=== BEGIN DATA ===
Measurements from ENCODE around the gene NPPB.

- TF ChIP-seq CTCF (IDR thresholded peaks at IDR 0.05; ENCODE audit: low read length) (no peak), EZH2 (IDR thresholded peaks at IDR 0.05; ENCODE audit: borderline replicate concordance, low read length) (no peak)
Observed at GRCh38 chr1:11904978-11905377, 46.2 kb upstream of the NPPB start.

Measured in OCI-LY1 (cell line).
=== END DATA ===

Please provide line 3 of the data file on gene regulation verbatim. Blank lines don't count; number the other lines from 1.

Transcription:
Observed at GRCh38 chr1:11904978-11905377, 46.2 kb upstream of the NPPB start.